Covering 690 odd off-road kilometres and 15,000 metres ofclimbing over 7 days is not something to take lightly. Throw some brutallyrugged and challenging terrain, general cumulative fatigue and the possibilityof injury / mechanical issues into the mix and a few 8-10 hour days in thesaddle are not too abstract a reality.
Now the prospect of spending that amount of time in thesaddle for 7 days in a row is about as exciting as broccoli. Yes, not very.
So to avoid it becoming a reality, you have to prepareadequately and for an event like the Epic, that preparation needs to be all themore thorough.
Key elements of a multi-day ultra-endurance MTB event toaddress so that you line up on race day feeling that you can actually finishthe thing are the following:
1.Physical preparation – ensuring that you havethe required level of aerobic fitness and physical strength.
2.Bike skills – being able to handle your bike competentlyover the rough terrain
3.Gear – most importantly your bike and how it isset up, but then also gear that will help you get point 1 above right (ie.static trainer, bike computers, power meters) and clothing.
4.Nutrition – what you eat on a daily basis sothat you have enough energy to train hard when you need to, as well as what youeat / drink while you are out on a long ride to maintain the required energylevels and hydration
So shoo. Quite a lot to consider.
Thankfully having prep’d for a few events in the past andhaving mates that have done the Epic, tackling each of these items is a littleeasier than it might be if I were starting from scratch.
There are training programs and then there are trainingprograms.
When I ran my first marathon in London in 2008, my traininginvolved putting on my running shoes and trying to 2-3 times a week with alonger run on the weekend. And following that method seemed to work for me, butto no great effect.
Then as I ran more and got more interested in the sport, Iheard and read about the benefits of training according to heart rate.Basically you strap a heart rate monitor around your chest, which sends yourheart rate reading to a watch on your wrist. Instead of just running for the sake of it, each run is structured sothat at certain points in the run, for defined periods of time, you ensure yourheart rate is at a certain prescribed level and you increase / decrease yourlevel of exertion to achieve that.
Training using this more ‘scientific’ method is far moreefficient and as a result has massive benefits for the athlete, which I feltwhen training in this way for my 2nd Comrades Marathon.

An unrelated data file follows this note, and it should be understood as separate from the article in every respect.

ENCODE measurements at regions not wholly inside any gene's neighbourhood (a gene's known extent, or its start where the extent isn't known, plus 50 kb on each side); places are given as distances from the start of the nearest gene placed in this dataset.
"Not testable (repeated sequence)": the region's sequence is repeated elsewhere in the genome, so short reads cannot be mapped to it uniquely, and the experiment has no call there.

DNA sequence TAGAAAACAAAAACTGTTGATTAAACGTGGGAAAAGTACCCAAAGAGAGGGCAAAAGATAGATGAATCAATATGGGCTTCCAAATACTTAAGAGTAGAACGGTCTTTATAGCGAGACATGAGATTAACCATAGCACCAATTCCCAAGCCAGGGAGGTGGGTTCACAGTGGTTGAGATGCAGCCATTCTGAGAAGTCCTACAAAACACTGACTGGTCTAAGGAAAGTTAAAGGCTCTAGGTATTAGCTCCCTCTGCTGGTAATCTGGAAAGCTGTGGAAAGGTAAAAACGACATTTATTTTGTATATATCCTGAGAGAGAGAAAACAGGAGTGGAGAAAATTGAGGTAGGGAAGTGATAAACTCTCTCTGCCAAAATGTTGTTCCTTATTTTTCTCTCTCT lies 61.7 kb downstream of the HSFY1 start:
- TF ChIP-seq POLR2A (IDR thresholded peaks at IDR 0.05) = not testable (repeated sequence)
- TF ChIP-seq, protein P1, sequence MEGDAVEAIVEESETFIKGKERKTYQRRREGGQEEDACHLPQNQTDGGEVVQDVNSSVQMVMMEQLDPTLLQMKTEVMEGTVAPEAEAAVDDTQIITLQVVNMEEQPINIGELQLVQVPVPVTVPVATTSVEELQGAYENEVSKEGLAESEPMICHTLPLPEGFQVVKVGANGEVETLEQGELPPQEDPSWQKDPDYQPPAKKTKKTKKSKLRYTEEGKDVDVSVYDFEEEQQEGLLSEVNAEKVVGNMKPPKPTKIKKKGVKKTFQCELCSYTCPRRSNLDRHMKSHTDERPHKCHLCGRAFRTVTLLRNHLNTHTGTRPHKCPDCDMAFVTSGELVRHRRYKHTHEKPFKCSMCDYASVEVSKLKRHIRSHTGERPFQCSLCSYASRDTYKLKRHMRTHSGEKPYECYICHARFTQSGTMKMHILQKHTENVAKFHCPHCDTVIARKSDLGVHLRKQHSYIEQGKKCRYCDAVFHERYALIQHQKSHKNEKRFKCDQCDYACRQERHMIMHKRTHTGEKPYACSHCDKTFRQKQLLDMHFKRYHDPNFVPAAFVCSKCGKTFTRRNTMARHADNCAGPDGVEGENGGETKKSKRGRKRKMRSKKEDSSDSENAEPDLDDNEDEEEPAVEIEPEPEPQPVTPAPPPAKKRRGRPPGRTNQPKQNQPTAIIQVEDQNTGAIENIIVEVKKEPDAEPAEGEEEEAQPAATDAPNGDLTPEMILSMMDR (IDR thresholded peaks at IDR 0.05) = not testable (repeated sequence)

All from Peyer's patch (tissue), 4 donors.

In cycling terms, heart rate is efficient, but an even moreefficient method of training is power-based training. In very simplistic terms,Power, measured in Watts, determines how hard you are pushing (or how muchforce you are exerting) on the pedals.
So the more “scientific” training programs are based onWatts and the trainer instructs the cyclist in a session to vary the level ofexertion during a training program to achieve certain results.
To do this accurately and understand what the cyclist is capableof, the trainer needs to have them perform a test to establish a metric calledFunctional Threshold Power. This is the Power level (in Watts), that a cyclistshould be able to maintain for an hour of cycling.
The FTP test, if done correctly, is a bit of a killer thatpushes you to the point where you think you are going to either vomit or passout.
Sibusiso and I have taken on a trainer named Jaco Ferreira,who came very highly recommended from my brother, who was trained by Jaco forthis year’s ABSA Cape Epic. A very accomplished rider himself, having finished5 ABSA Cape Epic’s, and runner (I noticed a picture of the finish line of theOld Mutual Two Oceans Marathon in a brilliant time of 3h56 on his wall), heworks out of the High Performance Centre in Pretoria.
After a few conversations on the phone, we booked our FTPtests for Friday the 23rd of September. Sibusiso was coming throughto Joburg for some work and drove straight to Jaco in Pretoria to do his testearly in the morning. Sibs hadn’t trained with power or done an FTP test beforeand I didn’t dare tell him he was going to have to bust his balls as hard as hecould. When I followed up with him later that day, he seemed pretty chilledabout it, as he is about most things and it didn’t seem to hurt him as badly asI was preparing myself to be hurt later that day.